Then came the DAW—and it felt like almost overnight, everything changed. Of course, it took many years to pull everything into the box, but if you were to tell a music producer 25 years ago that you could load a single project file and within seconds, you'd have a dozen synth patches loaded, along with an orchestra of samples, every audio processor and effect recalled, the mixer automated to capture every nuance and dynamic of performance, and it would play back the same, days, weeks, months later? They would think you were mad. If you've only ever worked with software, then you've no idea how good, easy, convenient and downright lazy it all is. The concept of saving all the patches, all the instrument settings, plugins and multiple mixing choices into a project is extraordinary. Software is safe, saveable and recallable. And you want to bring the chaos of hardware into this utopia?
Software is not perfect though, and we've all experienced the time lost trying to get an iLok to authorize, or plugins to update, or our audio interface to perform its basic functions. Sometimes, you feel like tech support is all you do. And if the computer up and dies, then it's all gone. Remind yourself to back your projects up! The computer is also the hub of your digital life. You have to deal with the constant distraction of social media, email, and other things that you should probably get done. Your back aches from sitting in the same position; your eyes are sore from staring at the screen, and you are just so bored. So, maybe there is another way.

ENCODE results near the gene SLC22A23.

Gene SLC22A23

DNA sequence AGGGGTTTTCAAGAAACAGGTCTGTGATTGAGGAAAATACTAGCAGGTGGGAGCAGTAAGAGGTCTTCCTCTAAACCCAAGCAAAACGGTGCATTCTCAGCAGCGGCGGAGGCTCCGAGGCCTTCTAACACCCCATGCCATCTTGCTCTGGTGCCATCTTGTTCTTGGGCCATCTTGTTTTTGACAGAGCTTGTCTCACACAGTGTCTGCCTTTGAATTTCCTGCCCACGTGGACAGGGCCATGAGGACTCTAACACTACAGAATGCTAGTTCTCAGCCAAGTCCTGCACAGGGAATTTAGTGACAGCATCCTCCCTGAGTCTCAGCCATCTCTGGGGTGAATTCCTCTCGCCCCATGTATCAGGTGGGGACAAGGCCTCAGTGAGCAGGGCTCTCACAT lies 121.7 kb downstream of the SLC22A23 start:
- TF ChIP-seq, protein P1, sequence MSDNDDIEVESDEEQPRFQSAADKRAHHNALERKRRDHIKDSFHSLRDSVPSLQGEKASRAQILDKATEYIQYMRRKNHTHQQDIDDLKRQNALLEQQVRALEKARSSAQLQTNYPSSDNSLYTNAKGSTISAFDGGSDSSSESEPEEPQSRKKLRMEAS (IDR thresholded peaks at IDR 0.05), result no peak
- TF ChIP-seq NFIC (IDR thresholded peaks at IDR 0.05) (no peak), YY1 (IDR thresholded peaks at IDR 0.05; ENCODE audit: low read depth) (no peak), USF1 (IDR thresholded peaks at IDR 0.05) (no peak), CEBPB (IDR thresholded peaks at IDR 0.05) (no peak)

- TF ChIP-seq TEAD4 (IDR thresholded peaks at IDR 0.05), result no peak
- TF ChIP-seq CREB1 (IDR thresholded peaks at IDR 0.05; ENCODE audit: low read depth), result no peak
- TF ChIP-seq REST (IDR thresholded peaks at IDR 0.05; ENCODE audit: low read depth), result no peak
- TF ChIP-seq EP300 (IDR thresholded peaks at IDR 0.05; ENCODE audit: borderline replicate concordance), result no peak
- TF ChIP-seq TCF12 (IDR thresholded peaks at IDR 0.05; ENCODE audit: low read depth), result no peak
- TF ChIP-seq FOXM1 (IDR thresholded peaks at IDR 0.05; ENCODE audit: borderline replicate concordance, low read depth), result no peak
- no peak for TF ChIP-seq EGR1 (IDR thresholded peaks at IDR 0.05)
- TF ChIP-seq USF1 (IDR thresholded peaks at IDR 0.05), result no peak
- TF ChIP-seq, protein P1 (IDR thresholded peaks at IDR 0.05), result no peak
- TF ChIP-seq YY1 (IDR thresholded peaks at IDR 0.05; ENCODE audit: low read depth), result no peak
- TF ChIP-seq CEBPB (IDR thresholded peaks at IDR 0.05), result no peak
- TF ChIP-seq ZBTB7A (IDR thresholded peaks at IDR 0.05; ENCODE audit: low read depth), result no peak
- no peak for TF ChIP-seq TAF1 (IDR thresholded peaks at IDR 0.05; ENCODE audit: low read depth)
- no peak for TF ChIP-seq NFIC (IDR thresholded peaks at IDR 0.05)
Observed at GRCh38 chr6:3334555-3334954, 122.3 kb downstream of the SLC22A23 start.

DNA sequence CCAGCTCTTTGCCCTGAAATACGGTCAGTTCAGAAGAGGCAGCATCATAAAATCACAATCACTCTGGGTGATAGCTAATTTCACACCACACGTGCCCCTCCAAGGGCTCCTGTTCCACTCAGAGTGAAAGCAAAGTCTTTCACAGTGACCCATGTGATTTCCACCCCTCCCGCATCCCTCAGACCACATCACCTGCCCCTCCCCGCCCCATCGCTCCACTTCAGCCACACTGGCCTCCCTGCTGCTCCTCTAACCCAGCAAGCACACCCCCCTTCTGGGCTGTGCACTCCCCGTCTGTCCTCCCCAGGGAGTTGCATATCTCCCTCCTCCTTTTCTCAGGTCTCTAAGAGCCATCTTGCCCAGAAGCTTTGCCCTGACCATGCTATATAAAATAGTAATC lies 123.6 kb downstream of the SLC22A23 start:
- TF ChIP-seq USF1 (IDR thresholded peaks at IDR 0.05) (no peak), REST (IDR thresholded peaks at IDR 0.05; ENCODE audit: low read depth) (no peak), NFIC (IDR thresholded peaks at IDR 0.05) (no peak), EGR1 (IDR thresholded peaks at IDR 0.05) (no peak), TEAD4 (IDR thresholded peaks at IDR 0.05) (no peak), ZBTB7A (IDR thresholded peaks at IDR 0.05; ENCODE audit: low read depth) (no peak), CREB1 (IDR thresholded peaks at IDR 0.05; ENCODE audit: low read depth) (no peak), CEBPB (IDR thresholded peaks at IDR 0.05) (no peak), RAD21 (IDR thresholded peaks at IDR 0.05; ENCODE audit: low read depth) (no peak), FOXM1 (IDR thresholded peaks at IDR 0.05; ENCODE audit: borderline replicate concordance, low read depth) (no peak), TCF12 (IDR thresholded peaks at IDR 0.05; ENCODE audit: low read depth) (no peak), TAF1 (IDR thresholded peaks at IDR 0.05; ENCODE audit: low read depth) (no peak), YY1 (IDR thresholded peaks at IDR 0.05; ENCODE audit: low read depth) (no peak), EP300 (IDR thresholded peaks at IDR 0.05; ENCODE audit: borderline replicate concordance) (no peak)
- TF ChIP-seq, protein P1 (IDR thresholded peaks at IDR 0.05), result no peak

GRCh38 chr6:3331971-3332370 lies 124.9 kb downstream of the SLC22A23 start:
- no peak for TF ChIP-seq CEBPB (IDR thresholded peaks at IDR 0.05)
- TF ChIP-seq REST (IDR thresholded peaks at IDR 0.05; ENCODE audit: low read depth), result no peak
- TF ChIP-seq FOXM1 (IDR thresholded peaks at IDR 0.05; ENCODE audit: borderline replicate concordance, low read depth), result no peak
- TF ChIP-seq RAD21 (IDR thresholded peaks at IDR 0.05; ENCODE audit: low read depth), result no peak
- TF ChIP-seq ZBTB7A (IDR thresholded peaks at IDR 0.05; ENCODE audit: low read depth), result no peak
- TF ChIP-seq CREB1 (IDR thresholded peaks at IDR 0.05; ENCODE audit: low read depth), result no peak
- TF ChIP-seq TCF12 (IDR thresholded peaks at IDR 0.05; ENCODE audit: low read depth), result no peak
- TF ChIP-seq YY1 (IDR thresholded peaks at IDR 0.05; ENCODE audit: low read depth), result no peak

What's the Impact of Adding a Synth?
Let's discuss the reality of adding a hardware synthesizer to your software workflow. The first thing you'll need is space. No more balancing of a laptop on the sofa for you. You don't need to go out and buy stands or racks immediately, but you will need to start managing the space in which you create.